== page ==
Monday, December 3, 2007

An Italian Christmas: panettone, pandoro, panforte

Christmas is fast approaching, and despite my curmudgeonhood, I must admit I like it. While you may not want to adopt a wholly Italian tradition for the holidays, you can add just a touch of the bel paese with these traditional sweets.

The best-known: panettone (pah-net-TONE-eh). This is a blog, and thus somewhat personal, so I'll let you in on a family story. My own mamma, who was a war bride after WWII, in her girlhood lived in Milan, where the famous Motta industrial bakery has its origins. She told me that she and her younger sister Maria worked there as teens during the famished war years. Not a bad gig. Angelina (mom) and little sister Maria, in their wartime hunger, would secretly tear off large hunks of panettone from the assembly line and stuff it into their mouths. Doesn't this remind you of an I Love Lucy episode where Lucy and Ethel stuff themselves with chocolate?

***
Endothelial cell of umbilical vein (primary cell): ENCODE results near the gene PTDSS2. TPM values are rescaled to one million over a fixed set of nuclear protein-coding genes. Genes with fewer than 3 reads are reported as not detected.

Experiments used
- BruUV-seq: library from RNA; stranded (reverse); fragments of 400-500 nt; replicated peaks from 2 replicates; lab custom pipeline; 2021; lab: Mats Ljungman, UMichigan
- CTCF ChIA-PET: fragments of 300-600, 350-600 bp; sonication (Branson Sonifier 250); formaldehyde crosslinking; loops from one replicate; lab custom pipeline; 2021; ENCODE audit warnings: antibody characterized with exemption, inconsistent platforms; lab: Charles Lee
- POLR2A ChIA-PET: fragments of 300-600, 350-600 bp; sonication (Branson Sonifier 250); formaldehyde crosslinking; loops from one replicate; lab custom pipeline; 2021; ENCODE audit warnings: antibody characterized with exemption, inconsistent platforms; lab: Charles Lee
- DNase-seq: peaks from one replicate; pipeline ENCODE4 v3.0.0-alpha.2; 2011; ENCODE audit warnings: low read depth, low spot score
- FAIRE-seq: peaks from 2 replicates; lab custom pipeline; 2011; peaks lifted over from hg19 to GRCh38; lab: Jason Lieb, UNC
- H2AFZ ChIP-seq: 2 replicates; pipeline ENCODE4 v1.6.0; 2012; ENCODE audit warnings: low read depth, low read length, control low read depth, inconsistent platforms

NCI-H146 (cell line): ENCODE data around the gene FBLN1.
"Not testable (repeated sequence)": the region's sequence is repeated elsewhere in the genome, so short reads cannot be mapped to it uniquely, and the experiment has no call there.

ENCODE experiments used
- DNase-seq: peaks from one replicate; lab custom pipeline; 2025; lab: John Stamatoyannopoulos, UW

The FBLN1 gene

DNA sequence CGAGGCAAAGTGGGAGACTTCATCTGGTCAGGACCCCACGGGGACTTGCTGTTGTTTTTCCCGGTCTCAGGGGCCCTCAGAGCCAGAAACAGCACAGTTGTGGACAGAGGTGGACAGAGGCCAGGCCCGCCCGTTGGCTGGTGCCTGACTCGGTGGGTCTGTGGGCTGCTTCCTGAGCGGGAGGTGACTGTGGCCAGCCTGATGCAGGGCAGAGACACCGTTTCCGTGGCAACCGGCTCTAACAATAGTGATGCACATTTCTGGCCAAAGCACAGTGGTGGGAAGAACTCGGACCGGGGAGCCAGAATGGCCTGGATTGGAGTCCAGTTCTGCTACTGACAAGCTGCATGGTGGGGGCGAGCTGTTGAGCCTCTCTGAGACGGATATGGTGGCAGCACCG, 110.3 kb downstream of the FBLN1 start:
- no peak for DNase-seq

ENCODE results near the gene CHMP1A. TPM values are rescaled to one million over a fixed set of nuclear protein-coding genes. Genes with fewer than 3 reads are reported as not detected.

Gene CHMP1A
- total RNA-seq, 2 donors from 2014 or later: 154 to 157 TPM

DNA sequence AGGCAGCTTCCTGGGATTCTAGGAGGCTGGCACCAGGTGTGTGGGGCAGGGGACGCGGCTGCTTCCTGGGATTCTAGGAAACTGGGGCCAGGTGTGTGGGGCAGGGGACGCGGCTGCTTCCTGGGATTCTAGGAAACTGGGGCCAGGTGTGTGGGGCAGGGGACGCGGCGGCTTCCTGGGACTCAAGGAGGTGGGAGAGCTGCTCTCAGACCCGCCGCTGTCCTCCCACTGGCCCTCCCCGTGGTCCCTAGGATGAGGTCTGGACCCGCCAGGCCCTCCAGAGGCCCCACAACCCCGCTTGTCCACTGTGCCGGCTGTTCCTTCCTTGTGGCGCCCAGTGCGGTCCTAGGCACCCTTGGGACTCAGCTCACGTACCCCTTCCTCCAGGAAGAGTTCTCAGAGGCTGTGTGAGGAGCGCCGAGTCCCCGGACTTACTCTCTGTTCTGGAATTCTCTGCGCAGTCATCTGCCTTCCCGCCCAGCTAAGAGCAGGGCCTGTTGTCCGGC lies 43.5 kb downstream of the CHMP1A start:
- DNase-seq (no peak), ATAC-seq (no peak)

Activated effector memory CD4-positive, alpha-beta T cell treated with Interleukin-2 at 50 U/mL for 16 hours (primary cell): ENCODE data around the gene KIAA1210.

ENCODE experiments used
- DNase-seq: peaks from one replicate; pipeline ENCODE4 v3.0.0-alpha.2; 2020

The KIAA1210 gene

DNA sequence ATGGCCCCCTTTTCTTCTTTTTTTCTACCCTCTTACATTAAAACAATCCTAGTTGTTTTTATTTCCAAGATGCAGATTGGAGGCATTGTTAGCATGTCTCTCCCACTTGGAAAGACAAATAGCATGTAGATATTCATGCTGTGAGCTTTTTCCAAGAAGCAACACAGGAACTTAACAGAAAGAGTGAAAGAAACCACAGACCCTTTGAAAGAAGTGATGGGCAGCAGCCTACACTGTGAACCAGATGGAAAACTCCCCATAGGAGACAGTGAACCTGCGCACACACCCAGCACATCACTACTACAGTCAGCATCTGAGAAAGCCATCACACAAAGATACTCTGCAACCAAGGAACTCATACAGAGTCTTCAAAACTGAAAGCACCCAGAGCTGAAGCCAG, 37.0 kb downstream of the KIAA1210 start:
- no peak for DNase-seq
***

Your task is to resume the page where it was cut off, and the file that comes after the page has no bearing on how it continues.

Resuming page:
Panettone is a rather plain cake with candied fruits. But my favorite is from the Veneto region: Pandoro (literally, golden cake, in the photo). The best-known industrial producer is Bauli.

Finally, we have panforte and pan pepato. For much of the English-speaking world, this will be reminiscent of (egads!) fruitcake. It is indeed fruit- and nut-studded and seemingly eternal. Also, hard. But it is indeed edible, and may grow on you. Very filling: a little goes a long way. Perhaps an acquired taste. You may want to try it this year for next Christmas.

But a Pandoro is sure to please.